ML-RR-MI AND MIKA-SHA

In the present study, ML-RR-MI (Chadalawada et al. 2020) and MIKA-SHA (Herath et al. 2020) toolkits are used to identify the optimal rainfall-runoff model configurations for catchments of interest. Both toolkits are based on GP and classified as hydrologically informed ML techniques where existing hydrological knowledge is incorporated into the learning algorithm (as special functions) to induce physically sound and consistent models. ML-RR-MI is used for lumped modelling and MIKA-SHA is used for distributed modelling. Building blocks used in the GP frameworks of both toolkits represent the elements of available hydrological knowledge. In their earlier applications, the model components of FUSE and SUPERFLEX flexible modelling frameworks were used as model building blocks. The most important feature of these two model induction frameworks is that they can be coupled with any internally coherent collection of building blocks. Hence, in this paper, both ML-RR-MI and MIKA-SHA are using different model inventory based on the Sugawara TANK model template. As per the taxonomy defined in Karpatne et al. (2017), our approach can be categorized as a hybrid TGDS approach.

Both toolkits are primarily coded in R programming language (R Core Team 2013) based on the canonical GP approach proposed in Havlicek et al. (2013). The multi-objective optimization framework of the toolkits is based on Non-dominated Sorting Genetic Algorithm-II (NSGA-II; Deb et al. 2002). Parallel computation has been used at the fitness computation stage of GP individuals to reduce the overall computation time. However, the genetic operators are applied to the whole generation in series (using one core) to have more diversity among breeding individuals. Both toolkits consist of four major stages. They are data pre-processing stage, model identification stage, model selection stage and uncertainty and sensitivity analysis stage. Each step is briefly described in the following section, while for a detailed explanation refer to Chadalawada et al. (2020) and Herath et al. (2020).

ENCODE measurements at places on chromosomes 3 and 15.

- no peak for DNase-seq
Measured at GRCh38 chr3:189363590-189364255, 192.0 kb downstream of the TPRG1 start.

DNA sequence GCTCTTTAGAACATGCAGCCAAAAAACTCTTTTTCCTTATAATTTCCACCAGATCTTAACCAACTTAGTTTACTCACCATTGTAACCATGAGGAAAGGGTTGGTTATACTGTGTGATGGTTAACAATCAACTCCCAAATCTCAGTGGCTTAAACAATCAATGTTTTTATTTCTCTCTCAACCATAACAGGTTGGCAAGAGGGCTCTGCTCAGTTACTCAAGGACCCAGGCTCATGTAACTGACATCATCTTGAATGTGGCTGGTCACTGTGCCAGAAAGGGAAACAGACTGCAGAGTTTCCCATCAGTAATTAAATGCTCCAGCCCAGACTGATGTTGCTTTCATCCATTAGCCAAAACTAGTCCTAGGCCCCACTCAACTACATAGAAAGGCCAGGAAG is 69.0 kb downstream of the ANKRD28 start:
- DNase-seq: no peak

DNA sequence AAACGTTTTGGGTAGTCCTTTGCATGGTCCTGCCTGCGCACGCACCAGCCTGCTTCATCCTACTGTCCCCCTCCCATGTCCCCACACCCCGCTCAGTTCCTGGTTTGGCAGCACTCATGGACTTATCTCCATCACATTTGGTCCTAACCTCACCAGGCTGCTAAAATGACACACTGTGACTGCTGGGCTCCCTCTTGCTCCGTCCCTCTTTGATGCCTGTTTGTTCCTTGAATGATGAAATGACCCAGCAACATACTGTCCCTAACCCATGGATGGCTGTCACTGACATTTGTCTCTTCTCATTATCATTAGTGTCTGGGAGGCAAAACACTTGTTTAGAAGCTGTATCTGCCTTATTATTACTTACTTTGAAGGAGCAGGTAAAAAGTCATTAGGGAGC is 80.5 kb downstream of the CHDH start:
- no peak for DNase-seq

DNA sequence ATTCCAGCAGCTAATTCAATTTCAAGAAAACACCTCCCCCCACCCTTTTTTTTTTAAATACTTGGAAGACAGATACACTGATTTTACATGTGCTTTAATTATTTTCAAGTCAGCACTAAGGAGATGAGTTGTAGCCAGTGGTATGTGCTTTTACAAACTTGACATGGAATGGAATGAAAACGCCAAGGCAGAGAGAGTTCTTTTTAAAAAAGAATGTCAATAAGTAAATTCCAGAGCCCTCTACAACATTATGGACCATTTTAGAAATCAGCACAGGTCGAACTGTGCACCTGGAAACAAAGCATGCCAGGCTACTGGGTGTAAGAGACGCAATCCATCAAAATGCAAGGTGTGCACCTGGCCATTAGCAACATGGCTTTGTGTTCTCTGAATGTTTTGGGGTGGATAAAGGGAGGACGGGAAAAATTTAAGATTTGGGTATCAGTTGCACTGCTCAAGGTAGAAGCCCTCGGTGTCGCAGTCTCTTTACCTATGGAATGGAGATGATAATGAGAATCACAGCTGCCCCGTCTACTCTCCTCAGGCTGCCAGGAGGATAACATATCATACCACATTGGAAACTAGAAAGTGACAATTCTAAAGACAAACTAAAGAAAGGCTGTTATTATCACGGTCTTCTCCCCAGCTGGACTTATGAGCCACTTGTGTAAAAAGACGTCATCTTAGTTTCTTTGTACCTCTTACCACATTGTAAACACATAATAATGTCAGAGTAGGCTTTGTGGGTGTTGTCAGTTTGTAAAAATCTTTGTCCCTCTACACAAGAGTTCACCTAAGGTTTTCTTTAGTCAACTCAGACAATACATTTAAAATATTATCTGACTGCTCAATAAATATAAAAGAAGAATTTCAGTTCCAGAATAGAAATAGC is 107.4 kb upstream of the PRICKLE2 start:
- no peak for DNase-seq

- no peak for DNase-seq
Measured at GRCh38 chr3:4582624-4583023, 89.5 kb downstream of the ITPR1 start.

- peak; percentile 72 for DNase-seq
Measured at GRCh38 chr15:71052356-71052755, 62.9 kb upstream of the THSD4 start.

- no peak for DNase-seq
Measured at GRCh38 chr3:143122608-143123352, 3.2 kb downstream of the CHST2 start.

The data pre-processing stage involves the quality control of independent (forcing terms) and dependent variable (streamflow) data. More steps are required with MIKA-SHA, such as watershed delineation, and are discussed in the next section. The core of both toolkits is the GP-based model identification stage where both the model structure and model parameters of GP individuals are optimized simultaneously. The workflow diagram of the model identification stage is given in Figure 4. The model identification stage starts with randomly generated models (GP individuals) to capture the runoff signature of the catchment of interest by using independent variables, random constants, mathematical functions and special functions. Then, the fitness of each individual is assessed based on the multi-objective criterion used. Both toolkits are equipped with an objective function library which consists of most of the performance measures in practice. Candidate models are evolved through generations as the genetic operators are applied. Optimization terminates once the number of generations reaches the maximum number of generations. The whole process is repeated to a user-defined number of iterations (independent runs) to have more coverage of the solution space. The Pareto optimality concept used here results in a group of model structures that are not dominated by each other on the user-defined performance measures as the final output of the model identification stage.

Figure 4

Workflow diagram of the model identification stage of ML-RR-MI and MIKA-SHA.

Figure 4

Workflow diagram of the model identification stage of ML-RR-MI and MIKA-SHA.